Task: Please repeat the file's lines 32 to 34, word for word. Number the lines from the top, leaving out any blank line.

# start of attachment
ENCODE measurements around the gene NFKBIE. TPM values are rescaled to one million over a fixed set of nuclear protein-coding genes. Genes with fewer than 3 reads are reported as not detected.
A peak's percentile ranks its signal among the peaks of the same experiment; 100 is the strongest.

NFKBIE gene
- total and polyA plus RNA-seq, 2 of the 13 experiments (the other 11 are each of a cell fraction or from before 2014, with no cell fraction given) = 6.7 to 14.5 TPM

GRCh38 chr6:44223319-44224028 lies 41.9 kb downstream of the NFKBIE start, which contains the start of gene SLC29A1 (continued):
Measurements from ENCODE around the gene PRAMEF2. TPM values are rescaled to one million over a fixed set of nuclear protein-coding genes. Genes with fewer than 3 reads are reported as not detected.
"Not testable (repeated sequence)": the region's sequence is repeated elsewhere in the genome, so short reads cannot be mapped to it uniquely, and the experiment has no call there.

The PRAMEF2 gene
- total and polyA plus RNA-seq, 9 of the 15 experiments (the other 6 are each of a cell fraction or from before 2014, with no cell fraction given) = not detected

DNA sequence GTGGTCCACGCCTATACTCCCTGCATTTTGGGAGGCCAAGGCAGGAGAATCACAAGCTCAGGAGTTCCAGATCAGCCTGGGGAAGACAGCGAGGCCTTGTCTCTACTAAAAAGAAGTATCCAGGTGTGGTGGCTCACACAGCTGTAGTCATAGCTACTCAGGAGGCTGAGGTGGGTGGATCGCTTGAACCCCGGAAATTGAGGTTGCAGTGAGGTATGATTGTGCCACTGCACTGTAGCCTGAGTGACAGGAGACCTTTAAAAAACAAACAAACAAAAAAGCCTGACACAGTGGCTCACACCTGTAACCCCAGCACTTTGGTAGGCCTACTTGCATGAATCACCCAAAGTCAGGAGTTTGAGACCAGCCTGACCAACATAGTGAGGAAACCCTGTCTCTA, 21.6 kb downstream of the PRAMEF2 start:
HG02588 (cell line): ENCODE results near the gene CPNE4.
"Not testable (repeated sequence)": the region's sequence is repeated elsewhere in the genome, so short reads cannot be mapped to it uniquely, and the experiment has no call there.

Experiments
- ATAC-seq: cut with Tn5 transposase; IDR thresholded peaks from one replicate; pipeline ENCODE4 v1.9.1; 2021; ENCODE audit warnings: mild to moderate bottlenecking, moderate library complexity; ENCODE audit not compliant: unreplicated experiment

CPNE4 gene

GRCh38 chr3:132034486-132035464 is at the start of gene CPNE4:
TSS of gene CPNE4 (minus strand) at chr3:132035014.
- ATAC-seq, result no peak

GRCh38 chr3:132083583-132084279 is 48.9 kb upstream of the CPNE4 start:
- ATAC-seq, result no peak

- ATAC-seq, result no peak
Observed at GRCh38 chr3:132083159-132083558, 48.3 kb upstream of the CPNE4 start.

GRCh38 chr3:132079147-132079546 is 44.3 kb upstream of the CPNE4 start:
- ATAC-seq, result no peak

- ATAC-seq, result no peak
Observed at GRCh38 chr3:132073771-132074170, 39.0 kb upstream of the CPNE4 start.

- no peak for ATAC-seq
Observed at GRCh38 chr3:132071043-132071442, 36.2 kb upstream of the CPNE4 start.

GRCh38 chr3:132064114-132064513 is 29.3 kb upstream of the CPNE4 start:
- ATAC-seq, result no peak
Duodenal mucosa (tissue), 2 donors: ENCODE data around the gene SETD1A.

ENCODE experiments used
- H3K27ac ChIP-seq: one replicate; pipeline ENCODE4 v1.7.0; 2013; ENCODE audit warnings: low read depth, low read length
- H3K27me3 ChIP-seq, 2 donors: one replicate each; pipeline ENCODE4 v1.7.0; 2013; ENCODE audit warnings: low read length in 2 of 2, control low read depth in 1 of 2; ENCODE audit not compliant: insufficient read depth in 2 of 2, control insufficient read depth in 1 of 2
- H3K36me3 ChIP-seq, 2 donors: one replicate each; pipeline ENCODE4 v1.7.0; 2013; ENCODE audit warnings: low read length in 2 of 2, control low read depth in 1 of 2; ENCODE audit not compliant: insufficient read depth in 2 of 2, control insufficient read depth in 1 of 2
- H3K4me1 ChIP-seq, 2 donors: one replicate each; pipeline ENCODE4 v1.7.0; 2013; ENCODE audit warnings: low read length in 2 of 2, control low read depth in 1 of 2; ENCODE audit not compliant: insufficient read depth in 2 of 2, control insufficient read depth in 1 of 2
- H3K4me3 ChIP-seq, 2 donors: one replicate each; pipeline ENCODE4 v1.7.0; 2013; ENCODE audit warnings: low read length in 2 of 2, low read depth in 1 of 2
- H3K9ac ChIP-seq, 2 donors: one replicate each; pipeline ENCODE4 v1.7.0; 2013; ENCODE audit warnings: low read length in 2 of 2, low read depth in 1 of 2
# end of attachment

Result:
ENCODE experiments used
- H3K27ac ChIP-seq: one replicate; pipeline ENCODE4 v1.7.0; 2013; ENCODE audit warnings: low read depth, low read length
- H3K27me3 ChIP-seq, 2 donors: one replicate each; pipeline ENCODE4 v1.7.0; 2013; ENCODE audit warnings: low read length in 2 of 2, control low read depth in 1 of 2; ENCODE audit not compliant: insufficient read depth in 2 of 2, control insufficient read depth in 1 of 2